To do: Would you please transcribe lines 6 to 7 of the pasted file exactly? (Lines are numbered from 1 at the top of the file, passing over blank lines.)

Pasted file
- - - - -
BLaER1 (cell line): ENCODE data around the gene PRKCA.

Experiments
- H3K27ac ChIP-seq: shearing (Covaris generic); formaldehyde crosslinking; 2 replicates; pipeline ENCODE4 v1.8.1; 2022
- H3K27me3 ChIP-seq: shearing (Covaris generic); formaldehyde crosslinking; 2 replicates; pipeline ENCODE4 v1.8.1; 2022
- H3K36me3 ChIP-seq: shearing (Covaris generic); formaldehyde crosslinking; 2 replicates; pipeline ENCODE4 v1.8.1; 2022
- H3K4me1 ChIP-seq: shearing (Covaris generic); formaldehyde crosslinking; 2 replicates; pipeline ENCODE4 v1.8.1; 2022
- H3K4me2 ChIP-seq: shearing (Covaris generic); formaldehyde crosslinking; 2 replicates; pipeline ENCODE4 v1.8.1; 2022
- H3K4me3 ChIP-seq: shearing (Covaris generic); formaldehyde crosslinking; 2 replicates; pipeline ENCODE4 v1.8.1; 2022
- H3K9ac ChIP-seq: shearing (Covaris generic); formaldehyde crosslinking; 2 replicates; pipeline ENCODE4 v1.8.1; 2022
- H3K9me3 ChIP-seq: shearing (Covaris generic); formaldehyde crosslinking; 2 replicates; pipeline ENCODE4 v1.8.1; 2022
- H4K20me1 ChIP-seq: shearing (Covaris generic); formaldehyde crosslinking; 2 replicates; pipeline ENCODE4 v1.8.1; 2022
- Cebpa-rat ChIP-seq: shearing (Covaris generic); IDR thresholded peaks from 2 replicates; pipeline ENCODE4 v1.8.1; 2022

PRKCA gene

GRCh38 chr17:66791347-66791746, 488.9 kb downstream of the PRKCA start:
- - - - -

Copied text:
- H3K4me1 ChIP-seq: shearing (Covaris generic); formaldehyde crosslinking; 2 replicates; pipeline ENCODE4 v1.8.1; 2022
- H3K4me2 ChIP-seq: shearing (Covaris generic); formaldehyde crosslinking; 2 replicates; pipeline ENCODE4 v1.8.1; 2022